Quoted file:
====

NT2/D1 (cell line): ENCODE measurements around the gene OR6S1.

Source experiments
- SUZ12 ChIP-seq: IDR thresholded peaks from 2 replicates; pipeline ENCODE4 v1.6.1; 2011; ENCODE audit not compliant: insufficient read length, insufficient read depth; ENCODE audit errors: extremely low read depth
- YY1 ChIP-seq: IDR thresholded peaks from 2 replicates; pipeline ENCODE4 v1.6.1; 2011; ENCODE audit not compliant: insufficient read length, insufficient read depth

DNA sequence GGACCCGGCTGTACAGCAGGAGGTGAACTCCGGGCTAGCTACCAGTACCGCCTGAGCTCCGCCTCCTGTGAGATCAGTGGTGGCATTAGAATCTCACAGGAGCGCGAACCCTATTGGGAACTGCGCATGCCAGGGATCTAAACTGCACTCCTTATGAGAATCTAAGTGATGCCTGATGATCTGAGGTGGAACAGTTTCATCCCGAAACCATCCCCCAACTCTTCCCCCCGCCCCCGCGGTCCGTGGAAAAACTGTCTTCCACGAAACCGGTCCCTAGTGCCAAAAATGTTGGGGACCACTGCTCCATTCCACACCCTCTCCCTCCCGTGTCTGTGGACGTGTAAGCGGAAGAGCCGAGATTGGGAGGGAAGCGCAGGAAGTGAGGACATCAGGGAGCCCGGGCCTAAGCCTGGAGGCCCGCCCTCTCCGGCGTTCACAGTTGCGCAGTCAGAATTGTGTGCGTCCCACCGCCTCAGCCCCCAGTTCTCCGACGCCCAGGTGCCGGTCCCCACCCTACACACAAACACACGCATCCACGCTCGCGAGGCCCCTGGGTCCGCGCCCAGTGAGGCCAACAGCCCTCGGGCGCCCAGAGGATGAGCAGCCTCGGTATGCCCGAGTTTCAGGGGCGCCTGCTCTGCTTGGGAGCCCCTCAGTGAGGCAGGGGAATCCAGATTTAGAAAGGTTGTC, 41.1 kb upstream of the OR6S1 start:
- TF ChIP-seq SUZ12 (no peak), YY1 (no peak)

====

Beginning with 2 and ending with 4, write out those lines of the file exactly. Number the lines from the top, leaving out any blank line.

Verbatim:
Source experiments
- SUZ12 ChIP-seq: IDR thresholded peaks from 2 replicates; pipeline ENCODE4 v1.6.1; 2011; ENCODE audit not compliant: insufficient read length, insufficient read depth; ENCODE audit errors: extremely low read depth
- YY1 ChIP-seq: IDR thresholded peaks from 2 replicates; pipeline ENCODE4 v1.6.1; 2011; ENCODE audit not compliant: insufficient read length, insufficient read depth